Many ladies believe that a pair of high heel shoes will give them a world-wide ovation. However, this is far from healthy lifestyle. There are a couple of tips on how to properly wear high heels without eventually having to throw them into the wastebasket.
What’s wrong with high heels?
Wearing this kind of shoes is an ordeal for foot joints and muscles. Constant muscle strain increases the risk of a tumble and serious traumas – fractures, torn ligaments, knee- and hip joint injuries, etc. Long-term consequences are just as grave: deformities, back pain, wobbly gait.
However, if you address the issue properly, things will be much less dramatic. Not all high heels are bad!
Choose the most comfortable shoes
Please, choose a pair of shoes that fits you perfectly. If they are too narrow, there is a high risk of callouses and overstrain. If they are too wide, your heel will move around while walking and give you a lot of inconvenience and pain. When shopping for high-heeled shoes, please, measure the length and width of your foot. Do not rely on shoe size alone. In a business like this, it is comfort, not figures, that counts!
Do not choose extremely high heels. They will give you pain under the ball of your feet. The higher the heel is, the more pressure your foot, knee, and hip joints have to withstand.
It is advisable to choose shoes with strong and thick heels for better balance. This will reduce strain on the joints and muscles of your feet and legs.
If you find it hard to part with your favorite high heels and are ready to sacrifice a fraction of comfort to good looks, take breaks from time to time. High heels cause your rear calf muscles to shrink, and front muscles, vice versa, to stretch. This results in imbalance between the two muscle groups and increases the risk of traumas. For this reason, it is highly advisable to give your feet a day off and switch to low-heel shoes for a while.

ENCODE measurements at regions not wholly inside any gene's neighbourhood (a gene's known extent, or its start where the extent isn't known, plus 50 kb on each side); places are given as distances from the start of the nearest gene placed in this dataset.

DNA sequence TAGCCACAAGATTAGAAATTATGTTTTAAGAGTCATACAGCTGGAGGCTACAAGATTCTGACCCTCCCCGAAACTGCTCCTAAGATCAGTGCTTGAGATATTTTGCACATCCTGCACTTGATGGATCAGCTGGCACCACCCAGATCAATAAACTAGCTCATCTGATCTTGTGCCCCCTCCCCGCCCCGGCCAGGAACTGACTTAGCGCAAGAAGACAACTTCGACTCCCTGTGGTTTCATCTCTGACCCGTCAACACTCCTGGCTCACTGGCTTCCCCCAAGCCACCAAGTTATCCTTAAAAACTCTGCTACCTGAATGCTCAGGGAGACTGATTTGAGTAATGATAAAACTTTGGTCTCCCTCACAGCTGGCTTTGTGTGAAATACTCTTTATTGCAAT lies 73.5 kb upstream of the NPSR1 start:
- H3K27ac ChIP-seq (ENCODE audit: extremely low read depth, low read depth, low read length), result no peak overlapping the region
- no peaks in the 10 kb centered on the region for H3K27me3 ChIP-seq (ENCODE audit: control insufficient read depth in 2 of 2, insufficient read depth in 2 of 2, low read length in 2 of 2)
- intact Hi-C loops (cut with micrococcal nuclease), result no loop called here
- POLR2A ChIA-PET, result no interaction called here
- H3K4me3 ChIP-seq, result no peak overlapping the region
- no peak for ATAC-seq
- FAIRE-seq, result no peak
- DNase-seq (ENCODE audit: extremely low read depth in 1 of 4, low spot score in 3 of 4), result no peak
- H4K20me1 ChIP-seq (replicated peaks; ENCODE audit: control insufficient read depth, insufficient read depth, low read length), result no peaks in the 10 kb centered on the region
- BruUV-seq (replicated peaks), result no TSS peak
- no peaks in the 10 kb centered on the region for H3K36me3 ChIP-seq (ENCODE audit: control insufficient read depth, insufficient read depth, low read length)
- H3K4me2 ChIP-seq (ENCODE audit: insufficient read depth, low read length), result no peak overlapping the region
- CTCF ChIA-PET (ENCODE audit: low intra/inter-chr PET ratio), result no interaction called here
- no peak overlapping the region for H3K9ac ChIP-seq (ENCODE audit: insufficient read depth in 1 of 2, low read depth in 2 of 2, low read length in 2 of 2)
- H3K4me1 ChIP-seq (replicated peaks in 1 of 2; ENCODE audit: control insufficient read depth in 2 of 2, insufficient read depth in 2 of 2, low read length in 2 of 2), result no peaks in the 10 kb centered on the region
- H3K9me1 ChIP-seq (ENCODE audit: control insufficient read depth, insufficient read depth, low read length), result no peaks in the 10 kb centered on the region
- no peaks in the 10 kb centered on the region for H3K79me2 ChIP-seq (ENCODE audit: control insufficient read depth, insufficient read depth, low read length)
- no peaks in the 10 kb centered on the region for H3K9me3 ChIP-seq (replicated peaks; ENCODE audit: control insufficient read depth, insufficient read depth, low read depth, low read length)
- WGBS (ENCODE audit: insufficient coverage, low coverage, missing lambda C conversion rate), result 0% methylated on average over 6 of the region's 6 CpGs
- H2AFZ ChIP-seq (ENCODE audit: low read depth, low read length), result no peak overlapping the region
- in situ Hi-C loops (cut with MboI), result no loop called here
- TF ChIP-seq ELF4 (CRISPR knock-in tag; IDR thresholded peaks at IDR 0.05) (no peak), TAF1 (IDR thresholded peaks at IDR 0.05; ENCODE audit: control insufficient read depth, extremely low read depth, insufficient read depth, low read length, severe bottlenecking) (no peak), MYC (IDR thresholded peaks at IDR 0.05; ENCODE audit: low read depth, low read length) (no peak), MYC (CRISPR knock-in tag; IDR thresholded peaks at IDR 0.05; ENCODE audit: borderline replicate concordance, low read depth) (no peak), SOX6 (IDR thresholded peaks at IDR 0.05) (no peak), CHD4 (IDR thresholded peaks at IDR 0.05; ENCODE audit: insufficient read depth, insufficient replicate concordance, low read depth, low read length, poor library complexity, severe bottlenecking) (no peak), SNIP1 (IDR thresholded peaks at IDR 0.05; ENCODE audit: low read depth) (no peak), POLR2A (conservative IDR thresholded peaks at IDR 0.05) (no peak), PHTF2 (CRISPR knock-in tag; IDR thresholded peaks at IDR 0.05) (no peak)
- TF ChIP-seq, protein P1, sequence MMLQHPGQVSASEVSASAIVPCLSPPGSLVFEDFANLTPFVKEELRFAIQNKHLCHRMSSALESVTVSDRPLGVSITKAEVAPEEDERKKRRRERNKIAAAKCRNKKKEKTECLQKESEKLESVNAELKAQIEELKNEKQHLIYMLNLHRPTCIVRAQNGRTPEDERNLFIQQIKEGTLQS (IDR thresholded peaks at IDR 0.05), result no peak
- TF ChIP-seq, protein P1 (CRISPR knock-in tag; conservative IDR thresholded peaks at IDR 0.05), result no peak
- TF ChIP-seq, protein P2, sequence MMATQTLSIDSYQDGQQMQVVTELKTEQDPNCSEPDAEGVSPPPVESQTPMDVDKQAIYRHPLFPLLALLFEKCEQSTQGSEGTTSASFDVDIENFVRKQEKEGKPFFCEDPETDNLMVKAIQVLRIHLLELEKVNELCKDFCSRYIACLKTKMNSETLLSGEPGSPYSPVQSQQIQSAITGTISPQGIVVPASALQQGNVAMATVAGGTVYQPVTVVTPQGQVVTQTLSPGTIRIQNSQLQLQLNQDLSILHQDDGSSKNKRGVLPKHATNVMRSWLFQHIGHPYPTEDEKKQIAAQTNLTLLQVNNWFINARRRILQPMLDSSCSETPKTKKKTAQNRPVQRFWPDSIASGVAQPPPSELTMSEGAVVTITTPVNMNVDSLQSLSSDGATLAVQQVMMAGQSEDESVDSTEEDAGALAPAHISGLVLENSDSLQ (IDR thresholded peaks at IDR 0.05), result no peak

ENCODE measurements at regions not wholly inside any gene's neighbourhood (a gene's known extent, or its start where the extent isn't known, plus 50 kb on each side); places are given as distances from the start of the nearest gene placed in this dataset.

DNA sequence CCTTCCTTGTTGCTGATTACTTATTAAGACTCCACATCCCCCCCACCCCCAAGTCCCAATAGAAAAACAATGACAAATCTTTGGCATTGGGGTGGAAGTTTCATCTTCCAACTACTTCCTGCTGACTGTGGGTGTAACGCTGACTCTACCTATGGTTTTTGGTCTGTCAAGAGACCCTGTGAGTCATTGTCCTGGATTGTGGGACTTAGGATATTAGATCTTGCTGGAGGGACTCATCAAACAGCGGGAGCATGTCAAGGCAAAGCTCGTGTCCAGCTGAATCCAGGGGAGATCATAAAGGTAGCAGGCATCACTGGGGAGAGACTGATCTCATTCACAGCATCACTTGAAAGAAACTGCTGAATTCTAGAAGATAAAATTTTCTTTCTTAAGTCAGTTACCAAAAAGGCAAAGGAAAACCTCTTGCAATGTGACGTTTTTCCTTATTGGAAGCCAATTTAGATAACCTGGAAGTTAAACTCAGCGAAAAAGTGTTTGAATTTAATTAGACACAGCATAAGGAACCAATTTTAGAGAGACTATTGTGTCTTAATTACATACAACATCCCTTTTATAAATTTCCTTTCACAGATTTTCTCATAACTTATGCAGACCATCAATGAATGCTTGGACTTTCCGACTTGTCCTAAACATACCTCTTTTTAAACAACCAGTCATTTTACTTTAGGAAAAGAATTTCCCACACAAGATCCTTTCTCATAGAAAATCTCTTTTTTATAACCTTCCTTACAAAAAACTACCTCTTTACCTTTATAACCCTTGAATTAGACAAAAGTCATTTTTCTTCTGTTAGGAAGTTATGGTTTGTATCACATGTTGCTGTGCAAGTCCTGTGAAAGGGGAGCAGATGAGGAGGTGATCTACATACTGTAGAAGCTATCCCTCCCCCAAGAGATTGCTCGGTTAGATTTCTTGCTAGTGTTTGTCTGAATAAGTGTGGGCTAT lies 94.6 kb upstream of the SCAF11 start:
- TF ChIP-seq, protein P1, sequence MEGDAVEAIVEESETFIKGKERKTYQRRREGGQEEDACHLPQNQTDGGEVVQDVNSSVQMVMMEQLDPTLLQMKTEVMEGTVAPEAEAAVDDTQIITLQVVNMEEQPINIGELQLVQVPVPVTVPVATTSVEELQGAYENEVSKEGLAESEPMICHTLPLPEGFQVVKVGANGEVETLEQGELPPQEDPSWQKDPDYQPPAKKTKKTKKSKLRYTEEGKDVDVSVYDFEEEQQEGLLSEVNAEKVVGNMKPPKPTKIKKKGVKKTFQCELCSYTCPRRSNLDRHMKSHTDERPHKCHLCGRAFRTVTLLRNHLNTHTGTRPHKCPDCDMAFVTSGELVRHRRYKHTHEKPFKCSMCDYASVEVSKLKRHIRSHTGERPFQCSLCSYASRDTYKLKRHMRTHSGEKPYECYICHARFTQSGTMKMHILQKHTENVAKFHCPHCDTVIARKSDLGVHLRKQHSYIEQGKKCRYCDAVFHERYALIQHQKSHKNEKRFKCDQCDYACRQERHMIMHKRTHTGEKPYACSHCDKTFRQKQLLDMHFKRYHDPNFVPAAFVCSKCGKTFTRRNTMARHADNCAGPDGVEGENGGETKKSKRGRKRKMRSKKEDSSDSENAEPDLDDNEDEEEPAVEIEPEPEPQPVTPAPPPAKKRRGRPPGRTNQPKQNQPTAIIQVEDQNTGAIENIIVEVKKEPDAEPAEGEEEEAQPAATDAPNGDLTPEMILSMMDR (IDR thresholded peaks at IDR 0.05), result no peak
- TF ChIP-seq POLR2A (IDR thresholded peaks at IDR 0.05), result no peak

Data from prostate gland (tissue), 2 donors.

There is a system of exercises, which you can carry out three to four times a week and seamlessly integrate them into your routine.
- Alternately stand on your heels and tiptoes. Do the trick ten times, take a little break and go for another session. Three sessions will be ok.
- Walk on different parts of your feet: heels, tiptoes, outer and inner edges of your heels. Thus, you will get all groups of muscles to work and help them regain balance.
- Sit down, put a boll or a bottle under your feet, and roll it around.
- Stretch out your right arm toward the toes of your left foot and clamp the fingers between the toes (the thumb should remain free). Hold this position for 30 seconds. Then pull the toes down to stretch the upper foot. The movement should take 5 seconds. Repeat the exercise 10 times. This exercise is helpful in dealing with hammertoe deformity, march fracture, pinched nerves, and bone overgrowth.
- Train your foot extensor muscles. Kneel down and put a rolled towel under your feet, keeping your heels up. Move slowly to sit down on your feet until you feel muscles in your feet and shanks stretch. Hold this position for 30 seconds. Repeat the exercise twice.
These exercises will help you take the edge off the strain, which your feet and legs experience when you wear high heels. Please, follow all recommendations described in this article and do the exercises properly.